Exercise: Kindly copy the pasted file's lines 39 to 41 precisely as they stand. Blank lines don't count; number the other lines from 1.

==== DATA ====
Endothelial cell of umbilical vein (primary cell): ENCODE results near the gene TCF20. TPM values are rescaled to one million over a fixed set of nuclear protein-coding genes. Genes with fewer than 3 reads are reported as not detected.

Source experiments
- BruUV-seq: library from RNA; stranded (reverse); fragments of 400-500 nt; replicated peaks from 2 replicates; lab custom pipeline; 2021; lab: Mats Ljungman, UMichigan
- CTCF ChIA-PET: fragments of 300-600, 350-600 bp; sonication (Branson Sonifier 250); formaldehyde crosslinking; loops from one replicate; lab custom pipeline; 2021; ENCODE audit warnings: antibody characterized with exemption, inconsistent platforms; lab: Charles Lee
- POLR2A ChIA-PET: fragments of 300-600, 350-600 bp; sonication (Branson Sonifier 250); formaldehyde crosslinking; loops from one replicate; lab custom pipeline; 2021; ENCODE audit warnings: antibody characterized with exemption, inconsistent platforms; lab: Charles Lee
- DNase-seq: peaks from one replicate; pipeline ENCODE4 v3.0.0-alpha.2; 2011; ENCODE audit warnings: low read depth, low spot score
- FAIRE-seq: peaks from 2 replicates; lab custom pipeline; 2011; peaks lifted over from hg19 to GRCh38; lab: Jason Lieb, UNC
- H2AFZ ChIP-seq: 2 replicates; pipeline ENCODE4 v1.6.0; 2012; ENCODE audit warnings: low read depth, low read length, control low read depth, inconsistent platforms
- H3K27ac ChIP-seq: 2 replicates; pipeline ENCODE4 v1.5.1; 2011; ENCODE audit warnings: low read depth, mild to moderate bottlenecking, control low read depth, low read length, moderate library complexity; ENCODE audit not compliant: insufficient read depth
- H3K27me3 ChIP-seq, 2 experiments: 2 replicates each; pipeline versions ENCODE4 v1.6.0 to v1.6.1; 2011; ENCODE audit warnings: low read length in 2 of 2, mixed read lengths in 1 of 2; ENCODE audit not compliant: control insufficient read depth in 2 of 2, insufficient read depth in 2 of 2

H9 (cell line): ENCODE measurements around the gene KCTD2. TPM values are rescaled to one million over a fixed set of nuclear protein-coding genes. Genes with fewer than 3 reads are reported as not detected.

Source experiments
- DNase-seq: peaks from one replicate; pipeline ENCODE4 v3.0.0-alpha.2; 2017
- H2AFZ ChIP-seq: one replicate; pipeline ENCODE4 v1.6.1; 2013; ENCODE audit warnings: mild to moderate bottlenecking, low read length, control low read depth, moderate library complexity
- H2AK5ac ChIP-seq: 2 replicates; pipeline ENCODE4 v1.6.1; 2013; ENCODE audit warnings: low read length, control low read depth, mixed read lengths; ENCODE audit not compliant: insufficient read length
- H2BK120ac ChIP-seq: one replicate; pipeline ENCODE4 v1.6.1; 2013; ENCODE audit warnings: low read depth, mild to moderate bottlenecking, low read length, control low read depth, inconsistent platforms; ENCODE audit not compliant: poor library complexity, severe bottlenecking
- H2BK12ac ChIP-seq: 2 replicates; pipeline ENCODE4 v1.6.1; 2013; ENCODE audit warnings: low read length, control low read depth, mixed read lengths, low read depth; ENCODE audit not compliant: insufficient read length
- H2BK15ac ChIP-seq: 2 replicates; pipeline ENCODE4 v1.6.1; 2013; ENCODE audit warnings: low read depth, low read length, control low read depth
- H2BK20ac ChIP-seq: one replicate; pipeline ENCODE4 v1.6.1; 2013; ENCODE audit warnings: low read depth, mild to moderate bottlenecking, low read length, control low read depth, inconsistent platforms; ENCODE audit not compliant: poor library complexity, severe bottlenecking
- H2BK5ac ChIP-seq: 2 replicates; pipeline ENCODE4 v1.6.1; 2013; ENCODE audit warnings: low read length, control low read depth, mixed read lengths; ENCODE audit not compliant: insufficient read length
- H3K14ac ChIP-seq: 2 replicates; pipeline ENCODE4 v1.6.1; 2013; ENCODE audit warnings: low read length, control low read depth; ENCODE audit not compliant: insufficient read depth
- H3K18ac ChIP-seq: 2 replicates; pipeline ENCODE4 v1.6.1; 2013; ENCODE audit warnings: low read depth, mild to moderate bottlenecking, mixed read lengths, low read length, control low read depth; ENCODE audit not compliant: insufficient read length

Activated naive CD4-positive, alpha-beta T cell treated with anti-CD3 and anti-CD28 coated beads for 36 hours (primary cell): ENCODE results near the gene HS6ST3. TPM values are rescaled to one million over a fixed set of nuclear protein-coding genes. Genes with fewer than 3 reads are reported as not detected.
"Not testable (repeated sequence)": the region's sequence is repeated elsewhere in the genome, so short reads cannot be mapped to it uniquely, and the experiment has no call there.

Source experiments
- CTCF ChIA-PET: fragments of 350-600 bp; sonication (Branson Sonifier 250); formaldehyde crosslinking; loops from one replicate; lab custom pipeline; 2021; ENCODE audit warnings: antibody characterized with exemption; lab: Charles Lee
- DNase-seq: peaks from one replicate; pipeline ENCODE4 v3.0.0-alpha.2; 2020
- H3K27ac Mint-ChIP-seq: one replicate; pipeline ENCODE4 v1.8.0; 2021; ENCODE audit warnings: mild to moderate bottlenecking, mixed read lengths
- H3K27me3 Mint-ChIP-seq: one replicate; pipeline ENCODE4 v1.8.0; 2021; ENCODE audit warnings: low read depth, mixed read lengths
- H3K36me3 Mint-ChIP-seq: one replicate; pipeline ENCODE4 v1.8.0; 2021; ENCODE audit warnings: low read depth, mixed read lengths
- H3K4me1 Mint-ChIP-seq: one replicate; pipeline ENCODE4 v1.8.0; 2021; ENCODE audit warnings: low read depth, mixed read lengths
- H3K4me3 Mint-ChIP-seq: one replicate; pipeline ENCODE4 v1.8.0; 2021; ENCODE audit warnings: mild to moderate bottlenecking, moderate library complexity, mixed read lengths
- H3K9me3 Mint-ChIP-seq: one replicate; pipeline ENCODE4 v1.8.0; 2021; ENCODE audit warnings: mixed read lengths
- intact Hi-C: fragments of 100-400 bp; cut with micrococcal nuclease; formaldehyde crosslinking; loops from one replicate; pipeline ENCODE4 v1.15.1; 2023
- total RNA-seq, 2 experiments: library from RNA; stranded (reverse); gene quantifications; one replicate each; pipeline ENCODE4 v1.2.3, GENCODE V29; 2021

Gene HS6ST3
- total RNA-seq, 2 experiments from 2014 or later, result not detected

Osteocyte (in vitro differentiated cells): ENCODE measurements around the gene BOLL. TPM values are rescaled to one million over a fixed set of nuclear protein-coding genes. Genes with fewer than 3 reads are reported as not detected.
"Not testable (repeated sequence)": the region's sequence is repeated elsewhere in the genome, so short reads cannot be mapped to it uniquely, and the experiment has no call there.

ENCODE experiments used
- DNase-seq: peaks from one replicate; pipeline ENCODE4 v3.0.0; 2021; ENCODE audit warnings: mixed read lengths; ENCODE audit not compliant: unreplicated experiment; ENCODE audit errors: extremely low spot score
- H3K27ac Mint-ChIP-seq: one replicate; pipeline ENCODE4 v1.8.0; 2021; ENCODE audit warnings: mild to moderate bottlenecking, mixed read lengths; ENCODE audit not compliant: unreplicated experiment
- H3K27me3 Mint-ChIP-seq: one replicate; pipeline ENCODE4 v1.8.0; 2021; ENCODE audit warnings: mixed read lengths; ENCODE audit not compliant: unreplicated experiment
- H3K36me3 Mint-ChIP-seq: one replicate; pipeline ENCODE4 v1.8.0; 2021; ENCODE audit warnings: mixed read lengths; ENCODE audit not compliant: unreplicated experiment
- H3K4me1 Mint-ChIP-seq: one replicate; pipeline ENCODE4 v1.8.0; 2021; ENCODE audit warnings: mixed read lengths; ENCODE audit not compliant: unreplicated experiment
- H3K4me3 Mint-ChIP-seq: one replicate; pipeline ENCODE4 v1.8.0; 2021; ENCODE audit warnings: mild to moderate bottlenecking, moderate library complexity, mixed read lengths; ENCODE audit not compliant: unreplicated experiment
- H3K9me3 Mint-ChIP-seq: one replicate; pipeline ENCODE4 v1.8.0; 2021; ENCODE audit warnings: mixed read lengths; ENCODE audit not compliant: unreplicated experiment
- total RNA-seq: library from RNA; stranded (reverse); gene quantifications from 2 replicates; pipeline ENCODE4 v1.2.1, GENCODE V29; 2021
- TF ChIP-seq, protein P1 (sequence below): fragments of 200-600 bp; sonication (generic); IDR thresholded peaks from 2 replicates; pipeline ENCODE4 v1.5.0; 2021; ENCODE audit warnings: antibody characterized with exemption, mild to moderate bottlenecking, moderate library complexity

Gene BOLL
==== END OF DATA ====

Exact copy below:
"Not testable (repeated sequence)": the region's sequence is repeated elsewhere in the genome, so short reads cannot be mapped to it uniquely, and the experiment has no call there.

ENCODE experiments used
- DNase-seq: peaks from one replicate; pipeline ENCODE4 v3.0.0; 2021; ENCODE audit warnings: mixed read lengths; ENCODE audit not compliant: unreplicated experiment; ENCODE audit errors: extremely low spot score